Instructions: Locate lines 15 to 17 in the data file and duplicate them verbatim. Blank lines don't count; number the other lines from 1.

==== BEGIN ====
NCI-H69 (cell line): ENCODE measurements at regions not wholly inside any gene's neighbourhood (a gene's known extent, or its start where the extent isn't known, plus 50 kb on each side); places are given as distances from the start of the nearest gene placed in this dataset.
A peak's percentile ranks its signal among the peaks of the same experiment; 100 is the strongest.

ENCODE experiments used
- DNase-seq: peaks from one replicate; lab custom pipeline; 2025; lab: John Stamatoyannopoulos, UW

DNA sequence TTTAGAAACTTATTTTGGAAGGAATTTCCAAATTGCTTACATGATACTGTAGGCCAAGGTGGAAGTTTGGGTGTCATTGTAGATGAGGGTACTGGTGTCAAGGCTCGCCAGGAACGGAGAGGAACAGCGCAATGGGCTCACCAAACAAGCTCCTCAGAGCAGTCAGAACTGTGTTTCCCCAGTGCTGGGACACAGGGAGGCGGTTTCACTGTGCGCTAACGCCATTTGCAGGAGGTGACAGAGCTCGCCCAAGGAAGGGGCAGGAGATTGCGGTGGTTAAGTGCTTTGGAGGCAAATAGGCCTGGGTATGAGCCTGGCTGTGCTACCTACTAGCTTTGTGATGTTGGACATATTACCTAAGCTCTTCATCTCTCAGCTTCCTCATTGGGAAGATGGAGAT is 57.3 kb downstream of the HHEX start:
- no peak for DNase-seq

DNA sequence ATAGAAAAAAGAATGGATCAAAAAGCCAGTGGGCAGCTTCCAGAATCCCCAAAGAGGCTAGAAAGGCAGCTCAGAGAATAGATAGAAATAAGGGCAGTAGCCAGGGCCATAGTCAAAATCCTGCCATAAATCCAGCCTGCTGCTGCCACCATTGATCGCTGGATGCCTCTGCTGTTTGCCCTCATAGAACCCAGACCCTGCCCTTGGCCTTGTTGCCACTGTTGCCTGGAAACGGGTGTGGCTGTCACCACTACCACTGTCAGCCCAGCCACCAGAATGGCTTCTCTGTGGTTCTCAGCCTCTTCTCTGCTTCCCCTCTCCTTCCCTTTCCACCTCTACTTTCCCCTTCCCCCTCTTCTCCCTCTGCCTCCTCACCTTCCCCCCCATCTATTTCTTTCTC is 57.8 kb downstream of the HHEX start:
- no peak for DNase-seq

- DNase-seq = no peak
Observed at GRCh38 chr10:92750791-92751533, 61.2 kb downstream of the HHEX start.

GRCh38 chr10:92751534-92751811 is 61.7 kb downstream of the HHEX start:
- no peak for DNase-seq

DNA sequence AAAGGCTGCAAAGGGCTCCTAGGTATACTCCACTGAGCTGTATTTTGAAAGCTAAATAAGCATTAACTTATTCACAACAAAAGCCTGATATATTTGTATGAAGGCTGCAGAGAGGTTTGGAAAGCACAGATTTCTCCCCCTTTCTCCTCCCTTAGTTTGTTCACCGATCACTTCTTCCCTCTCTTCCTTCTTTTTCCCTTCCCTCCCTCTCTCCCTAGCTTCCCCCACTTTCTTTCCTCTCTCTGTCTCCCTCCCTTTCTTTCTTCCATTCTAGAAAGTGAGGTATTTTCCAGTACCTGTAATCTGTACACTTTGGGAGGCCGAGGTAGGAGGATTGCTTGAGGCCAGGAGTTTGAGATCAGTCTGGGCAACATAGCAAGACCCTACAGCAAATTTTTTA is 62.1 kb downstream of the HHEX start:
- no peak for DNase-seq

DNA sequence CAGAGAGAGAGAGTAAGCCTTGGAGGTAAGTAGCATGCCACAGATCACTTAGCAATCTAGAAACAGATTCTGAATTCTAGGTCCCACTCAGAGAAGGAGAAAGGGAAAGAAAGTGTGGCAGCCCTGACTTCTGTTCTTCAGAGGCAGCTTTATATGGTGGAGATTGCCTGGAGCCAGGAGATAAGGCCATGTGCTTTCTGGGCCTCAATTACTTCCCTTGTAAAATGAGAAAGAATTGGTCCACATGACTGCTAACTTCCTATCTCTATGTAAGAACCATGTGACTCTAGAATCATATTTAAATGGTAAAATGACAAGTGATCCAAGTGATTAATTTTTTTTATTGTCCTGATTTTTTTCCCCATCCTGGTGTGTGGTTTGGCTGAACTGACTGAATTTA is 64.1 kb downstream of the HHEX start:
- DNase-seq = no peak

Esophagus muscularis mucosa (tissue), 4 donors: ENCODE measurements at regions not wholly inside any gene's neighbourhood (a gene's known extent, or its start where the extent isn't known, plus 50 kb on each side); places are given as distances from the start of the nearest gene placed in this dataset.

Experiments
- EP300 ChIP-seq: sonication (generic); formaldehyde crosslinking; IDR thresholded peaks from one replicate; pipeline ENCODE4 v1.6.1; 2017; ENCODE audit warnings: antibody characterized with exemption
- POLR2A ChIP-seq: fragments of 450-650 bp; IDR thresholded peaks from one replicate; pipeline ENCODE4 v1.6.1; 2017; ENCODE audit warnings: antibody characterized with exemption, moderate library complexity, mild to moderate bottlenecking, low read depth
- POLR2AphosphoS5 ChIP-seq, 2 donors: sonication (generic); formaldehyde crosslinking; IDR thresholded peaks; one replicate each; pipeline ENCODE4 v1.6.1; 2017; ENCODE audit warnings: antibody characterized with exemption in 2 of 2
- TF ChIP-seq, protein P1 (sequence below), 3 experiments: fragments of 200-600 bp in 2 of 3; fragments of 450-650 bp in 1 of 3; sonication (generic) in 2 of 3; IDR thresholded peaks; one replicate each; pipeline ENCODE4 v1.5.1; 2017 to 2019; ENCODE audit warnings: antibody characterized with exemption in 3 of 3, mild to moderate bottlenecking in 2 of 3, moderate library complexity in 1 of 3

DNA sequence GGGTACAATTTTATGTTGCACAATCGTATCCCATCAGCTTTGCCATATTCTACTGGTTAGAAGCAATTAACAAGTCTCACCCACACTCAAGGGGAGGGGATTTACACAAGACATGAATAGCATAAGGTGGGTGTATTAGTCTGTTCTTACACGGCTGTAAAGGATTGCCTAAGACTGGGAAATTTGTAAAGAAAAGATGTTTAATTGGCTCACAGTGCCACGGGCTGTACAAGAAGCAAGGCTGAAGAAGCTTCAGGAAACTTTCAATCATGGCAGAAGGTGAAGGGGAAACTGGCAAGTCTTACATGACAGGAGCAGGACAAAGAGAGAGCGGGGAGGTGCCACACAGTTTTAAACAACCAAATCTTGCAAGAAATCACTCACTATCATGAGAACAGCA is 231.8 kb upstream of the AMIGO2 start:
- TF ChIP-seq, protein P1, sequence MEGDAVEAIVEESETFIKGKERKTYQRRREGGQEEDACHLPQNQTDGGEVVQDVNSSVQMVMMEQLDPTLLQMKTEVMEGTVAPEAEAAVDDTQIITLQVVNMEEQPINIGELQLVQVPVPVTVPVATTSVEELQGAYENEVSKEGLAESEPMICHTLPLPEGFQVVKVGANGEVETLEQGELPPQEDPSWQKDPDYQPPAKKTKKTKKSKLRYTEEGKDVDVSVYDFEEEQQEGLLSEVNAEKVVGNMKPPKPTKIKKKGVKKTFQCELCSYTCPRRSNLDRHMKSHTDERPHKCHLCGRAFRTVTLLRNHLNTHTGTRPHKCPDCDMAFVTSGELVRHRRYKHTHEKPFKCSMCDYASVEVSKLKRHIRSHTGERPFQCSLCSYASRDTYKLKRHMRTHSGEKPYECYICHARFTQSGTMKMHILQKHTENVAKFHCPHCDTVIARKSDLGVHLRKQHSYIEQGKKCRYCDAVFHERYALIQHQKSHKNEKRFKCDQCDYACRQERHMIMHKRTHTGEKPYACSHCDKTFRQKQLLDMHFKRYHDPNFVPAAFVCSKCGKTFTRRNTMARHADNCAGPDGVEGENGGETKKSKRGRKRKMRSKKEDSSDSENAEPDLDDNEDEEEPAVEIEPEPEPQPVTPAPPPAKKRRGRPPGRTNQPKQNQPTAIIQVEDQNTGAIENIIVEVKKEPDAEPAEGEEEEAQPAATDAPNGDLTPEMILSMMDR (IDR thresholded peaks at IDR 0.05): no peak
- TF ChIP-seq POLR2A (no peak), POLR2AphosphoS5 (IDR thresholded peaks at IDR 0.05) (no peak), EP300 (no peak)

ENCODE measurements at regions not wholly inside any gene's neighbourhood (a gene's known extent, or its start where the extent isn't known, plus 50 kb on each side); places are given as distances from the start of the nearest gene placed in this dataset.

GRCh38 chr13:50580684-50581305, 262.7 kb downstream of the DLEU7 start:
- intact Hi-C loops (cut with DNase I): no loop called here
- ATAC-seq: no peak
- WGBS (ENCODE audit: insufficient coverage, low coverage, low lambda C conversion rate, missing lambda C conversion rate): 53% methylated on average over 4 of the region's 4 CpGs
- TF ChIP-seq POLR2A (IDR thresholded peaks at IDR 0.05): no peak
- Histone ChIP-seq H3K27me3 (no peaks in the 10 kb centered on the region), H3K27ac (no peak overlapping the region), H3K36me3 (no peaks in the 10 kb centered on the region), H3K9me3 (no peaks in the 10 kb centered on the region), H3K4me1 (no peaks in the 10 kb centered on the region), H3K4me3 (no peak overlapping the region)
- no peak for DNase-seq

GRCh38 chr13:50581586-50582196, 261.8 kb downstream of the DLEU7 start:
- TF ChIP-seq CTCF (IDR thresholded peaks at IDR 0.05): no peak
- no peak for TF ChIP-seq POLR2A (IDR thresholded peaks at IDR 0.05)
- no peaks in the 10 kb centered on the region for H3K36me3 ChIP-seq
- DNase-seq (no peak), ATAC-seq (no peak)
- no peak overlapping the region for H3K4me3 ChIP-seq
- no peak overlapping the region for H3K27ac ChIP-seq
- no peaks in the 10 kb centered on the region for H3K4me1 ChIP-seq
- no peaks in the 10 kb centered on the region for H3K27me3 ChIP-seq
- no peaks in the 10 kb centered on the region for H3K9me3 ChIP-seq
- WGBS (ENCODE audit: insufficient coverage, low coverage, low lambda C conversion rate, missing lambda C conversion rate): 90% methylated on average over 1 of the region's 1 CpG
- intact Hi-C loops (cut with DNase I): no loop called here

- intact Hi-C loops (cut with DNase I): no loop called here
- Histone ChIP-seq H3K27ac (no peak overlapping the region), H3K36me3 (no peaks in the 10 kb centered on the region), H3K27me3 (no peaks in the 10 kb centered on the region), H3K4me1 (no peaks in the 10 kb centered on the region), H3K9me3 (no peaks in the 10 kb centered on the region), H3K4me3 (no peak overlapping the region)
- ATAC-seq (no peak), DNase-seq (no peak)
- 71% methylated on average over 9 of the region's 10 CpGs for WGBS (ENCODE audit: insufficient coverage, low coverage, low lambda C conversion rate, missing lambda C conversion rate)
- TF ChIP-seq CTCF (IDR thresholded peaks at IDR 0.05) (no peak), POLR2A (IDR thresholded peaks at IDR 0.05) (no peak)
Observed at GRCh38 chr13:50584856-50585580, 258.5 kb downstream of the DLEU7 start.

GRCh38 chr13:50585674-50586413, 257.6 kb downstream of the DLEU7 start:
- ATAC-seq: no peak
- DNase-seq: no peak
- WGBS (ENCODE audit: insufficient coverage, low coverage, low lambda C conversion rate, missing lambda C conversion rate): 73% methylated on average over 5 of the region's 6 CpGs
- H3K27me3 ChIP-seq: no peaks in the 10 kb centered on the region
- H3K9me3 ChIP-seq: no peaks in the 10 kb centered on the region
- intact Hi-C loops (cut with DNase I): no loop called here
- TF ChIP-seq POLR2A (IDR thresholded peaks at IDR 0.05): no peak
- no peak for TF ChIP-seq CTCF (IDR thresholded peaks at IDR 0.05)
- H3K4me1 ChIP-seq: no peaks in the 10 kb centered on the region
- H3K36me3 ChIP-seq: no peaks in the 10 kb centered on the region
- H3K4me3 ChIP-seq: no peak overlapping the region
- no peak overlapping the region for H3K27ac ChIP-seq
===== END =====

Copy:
DNA sequence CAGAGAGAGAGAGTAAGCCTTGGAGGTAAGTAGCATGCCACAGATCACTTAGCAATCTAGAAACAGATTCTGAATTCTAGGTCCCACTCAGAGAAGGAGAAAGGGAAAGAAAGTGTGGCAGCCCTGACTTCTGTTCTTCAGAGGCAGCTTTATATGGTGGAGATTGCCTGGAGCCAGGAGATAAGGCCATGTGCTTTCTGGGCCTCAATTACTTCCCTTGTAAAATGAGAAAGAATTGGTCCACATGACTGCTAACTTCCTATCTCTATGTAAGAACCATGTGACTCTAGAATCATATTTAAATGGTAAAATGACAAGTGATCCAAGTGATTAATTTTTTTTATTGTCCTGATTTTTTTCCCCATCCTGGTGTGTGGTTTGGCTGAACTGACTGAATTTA is 64.1 kb downstream of the HHEX start:
- DNase-seq = no peak

Esophagus muscularis mucosa (tissue), 4 donors: ENCODE measurements at regions not wholly inside any gene's neighbourhood (a gene's known extent, or its start where the extent isn't known, plus 50 kb on each side); places are given as distances from the start of the nearest gene placed in this dataset.